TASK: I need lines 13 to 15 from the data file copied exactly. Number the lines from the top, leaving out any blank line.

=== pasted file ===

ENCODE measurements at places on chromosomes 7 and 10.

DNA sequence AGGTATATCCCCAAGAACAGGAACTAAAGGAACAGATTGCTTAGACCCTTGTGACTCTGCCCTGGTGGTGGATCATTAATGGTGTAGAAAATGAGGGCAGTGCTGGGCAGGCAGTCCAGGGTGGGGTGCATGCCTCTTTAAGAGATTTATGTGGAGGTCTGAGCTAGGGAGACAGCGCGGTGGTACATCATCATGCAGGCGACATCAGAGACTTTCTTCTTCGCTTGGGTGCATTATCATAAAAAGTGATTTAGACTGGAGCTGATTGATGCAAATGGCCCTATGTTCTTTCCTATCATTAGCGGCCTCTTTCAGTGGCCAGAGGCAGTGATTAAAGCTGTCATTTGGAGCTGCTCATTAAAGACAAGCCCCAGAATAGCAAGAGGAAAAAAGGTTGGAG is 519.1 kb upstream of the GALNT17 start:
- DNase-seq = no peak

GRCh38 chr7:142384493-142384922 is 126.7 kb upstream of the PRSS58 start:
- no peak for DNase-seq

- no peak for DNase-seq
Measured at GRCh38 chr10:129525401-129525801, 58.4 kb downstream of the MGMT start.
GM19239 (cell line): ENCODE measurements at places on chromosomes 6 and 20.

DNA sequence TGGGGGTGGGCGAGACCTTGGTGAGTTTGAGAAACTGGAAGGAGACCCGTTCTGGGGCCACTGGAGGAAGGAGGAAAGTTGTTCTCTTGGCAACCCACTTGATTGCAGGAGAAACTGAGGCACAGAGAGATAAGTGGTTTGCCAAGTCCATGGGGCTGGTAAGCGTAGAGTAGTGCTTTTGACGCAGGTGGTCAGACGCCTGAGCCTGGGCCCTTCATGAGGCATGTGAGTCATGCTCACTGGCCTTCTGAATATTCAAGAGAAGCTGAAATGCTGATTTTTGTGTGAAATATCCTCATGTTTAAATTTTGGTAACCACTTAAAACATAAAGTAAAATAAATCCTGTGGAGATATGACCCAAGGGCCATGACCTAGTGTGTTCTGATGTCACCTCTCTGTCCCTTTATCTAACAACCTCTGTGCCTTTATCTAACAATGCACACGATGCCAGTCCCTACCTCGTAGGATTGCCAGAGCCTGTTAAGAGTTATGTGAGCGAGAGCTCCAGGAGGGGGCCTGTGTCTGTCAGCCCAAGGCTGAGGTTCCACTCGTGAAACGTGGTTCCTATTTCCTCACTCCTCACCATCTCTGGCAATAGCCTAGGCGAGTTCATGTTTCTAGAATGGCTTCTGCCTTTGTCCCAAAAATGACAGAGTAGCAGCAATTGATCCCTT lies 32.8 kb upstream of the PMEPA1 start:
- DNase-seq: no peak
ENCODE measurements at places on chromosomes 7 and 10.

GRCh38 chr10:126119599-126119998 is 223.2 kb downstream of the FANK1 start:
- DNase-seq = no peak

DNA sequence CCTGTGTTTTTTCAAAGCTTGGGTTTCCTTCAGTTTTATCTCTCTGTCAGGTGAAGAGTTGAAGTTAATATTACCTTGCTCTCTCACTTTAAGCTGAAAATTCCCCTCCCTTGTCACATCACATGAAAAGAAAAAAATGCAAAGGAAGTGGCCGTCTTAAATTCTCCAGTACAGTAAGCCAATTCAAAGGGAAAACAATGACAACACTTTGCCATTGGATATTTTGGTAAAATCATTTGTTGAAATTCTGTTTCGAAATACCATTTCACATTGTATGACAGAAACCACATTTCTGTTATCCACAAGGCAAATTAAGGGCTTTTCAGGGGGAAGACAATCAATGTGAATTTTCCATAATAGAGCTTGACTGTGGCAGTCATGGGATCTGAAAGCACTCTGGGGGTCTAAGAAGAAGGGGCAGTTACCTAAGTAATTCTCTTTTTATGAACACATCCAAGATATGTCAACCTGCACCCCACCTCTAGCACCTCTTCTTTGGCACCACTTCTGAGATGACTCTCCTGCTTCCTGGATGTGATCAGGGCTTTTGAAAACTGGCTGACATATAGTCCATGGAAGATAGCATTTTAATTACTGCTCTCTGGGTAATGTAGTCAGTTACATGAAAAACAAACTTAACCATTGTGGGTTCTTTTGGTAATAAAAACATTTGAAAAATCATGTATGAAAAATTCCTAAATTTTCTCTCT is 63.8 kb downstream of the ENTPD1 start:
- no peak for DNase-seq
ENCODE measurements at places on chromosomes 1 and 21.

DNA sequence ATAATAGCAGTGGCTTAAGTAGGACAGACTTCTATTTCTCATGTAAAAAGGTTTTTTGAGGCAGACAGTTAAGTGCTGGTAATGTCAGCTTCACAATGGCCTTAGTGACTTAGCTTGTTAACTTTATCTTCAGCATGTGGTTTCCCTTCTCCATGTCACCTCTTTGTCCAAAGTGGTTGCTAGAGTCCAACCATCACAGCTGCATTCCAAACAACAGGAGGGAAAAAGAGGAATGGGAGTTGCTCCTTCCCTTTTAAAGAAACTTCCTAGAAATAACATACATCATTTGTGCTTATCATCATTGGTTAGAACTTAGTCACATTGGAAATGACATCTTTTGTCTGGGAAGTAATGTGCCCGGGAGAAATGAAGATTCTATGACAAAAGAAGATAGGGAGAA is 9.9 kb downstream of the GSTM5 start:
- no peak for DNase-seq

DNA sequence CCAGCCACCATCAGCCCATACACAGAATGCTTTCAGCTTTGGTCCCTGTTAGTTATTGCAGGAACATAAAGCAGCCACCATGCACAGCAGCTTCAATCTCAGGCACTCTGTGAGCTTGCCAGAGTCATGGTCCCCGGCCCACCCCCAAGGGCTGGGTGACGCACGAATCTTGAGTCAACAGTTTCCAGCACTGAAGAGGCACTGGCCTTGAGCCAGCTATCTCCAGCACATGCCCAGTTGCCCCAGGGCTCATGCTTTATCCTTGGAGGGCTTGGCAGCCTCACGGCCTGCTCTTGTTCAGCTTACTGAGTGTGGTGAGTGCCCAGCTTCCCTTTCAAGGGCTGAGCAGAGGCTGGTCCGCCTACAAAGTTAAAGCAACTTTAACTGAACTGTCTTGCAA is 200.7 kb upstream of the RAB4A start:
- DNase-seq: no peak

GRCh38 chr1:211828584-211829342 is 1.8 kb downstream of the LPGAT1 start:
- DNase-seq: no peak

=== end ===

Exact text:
- DNase-seq = no peak

DNA sequence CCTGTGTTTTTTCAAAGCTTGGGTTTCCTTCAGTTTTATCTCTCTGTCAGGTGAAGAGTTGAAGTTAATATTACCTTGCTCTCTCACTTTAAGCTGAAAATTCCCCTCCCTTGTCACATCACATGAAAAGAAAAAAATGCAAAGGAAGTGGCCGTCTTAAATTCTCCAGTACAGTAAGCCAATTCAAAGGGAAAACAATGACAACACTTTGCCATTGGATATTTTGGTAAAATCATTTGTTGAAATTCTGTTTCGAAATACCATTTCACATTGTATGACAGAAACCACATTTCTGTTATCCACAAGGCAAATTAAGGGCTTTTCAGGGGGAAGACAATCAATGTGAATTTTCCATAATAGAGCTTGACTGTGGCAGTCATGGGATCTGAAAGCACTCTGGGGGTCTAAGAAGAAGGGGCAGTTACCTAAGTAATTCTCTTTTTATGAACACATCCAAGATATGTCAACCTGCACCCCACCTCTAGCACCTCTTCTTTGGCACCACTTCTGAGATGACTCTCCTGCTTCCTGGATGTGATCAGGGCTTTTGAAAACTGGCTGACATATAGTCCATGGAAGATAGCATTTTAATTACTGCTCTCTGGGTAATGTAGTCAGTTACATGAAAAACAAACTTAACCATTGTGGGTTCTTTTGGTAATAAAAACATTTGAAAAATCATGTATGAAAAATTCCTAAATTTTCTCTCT is 63.8 kb downstream of the ENTPD1 start:
- no peak for DNase-seq